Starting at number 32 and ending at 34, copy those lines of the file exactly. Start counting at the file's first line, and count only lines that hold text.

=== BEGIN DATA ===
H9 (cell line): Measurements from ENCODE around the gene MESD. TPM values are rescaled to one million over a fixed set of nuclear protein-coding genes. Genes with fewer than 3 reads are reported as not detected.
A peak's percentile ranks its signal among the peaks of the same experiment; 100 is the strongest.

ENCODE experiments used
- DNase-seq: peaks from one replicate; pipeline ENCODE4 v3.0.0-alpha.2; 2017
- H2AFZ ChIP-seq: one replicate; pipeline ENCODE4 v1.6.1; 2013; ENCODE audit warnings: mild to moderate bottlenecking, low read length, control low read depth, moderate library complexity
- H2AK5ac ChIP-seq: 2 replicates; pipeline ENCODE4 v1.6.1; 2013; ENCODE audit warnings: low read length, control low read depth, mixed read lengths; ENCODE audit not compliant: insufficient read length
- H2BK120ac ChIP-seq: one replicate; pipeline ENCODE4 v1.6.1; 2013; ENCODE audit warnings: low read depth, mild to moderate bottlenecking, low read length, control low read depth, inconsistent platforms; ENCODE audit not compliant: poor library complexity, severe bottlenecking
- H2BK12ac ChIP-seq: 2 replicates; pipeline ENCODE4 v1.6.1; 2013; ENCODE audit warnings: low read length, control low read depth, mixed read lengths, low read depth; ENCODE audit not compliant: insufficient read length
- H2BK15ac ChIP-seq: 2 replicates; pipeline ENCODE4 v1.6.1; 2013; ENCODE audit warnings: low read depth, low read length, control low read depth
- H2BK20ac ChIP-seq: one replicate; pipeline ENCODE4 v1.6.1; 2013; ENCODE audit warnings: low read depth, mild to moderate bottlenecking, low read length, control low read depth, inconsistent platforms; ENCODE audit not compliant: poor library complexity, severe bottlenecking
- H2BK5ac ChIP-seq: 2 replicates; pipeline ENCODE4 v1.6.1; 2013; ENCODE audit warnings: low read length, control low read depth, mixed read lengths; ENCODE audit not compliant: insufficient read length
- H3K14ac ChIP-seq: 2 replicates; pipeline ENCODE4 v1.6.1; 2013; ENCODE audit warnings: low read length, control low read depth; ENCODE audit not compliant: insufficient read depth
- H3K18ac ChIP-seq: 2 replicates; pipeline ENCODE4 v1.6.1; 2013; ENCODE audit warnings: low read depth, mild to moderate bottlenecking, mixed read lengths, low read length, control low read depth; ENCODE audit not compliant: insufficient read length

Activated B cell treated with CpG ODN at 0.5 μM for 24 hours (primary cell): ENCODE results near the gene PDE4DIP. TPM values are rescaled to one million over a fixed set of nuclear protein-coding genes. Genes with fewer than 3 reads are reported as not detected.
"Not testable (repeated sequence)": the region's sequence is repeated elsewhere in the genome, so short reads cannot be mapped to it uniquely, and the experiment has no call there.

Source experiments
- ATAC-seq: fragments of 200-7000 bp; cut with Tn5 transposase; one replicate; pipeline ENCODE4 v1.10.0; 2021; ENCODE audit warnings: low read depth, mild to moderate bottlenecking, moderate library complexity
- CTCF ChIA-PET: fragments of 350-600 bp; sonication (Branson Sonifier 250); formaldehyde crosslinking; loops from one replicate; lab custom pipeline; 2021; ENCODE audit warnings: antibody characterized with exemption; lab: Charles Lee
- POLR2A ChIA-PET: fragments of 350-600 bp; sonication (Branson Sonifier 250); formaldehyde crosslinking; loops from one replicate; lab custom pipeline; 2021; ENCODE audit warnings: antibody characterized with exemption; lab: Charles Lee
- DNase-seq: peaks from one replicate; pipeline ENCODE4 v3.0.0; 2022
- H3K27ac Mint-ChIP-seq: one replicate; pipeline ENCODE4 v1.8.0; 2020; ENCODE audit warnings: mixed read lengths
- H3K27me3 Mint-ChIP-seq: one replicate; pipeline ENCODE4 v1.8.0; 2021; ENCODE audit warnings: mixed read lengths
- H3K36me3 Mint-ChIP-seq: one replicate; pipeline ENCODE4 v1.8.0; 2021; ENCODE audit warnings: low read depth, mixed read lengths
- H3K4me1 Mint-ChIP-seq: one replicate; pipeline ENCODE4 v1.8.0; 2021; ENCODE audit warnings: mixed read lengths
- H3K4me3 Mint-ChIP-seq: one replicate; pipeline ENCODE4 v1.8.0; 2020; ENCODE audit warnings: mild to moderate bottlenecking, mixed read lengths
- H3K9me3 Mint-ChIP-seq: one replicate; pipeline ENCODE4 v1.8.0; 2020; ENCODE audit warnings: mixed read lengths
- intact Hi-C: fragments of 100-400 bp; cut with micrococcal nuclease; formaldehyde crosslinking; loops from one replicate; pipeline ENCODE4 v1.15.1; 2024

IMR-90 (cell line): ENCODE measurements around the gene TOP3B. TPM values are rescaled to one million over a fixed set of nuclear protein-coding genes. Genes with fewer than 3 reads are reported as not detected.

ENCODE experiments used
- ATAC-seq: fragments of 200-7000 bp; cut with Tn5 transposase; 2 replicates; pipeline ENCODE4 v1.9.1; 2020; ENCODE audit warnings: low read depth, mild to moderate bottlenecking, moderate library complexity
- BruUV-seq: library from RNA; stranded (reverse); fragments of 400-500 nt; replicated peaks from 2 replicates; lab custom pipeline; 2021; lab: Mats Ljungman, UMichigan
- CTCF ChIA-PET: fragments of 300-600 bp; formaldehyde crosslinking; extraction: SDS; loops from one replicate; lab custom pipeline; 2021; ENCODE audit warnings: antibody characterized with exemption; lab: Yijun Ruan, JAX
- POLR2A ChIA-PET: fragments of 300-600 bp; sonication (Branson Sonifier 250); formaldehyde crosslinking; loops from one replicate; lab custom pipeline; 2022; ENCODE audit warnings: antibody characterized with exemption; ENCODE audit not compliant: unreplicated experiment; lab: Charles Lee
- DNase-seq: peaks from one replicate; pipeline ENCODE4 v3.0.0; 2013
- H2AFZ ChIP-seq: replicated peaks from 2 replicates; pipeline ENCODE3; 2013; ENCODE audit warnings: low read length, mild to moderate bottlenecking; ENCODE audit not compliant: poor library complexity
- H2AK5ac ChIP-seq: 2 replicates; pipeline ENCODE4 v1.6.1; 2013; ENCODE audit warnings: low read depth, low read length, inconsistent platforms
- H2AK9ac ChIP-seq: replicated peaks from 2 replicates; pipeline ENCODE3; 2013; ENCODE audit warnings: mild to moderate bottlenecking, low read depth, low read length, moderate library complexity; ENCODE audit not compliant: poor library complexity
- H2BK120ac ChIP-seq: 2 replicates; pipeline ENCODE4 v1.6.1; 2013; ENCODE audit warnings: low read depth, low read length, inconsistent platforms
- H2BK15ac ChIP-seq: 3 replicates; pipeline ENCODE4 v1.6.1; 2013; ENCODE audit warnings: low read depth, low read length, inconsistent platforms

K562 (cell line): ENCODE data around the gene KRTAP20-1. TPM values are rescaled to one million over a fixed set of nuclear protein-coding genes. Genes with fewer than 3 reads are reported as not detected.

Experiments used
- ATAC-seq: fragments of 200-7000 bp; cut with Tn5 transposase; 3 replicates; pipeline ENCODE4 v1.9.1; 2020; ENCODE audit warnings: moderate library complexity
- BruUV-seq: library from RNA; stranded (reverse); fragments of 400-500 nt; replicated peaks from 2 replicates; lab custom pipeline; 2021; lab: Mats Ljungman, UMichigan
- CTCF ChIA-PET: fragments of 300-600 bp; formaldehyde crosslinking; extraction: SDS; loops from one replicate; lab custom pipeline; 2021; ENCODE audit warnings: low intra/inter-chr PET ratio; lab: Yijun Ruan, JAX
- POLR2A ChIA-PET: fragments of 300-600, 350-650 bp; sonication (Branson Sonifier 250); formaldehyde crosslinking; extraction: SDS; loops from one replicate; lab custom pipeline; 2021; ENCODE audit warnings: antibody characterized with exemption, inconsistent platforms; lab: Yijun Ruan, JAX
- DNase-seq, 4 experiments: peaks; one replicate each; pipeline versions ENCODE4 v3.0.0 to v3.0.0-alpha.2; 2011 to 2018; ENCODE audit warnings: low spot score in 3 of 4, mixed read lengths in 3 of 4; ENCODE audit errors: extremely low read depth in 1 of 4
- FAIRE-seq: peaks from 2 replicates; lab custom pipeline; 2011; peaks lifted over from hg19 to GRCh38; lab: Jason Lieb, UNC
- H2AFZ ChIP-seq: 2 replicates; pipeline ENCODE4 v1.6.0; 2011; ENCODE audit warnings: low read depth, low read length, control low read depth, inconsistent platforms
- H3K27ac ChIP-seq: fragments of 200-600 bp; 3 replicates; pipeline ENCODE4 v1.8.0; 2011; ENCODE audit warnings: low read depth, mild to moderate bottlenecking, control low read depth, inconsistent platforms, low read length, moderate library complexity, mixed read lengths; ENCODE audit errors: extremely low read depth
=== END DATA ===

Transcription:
- CTCF ChIA-PET: fragments of 300-600 bp; formaldehyde crosslinking; extraction: SDS; loops from one replicate; lab custom pipeline; 2021; ENCODE audit warnings: antibody characterized with exemption; lab: Yijun Ruan, JAX
- POLR2A ChIA-PET: fragments of 300-600 bp; sonication (Branson Sonifier 250); formaldehyde crosslinking; loops from one replicate; lab custom pipeline; 2022; ENCODE audit warnings: antibody characterized with exemption; ENCODE audit not compliant: unreplicated experiment; lab: Charles Lee
- DNase-seq: peaks from one replicate; pipeline ENCODE4 v3.0.0; 2013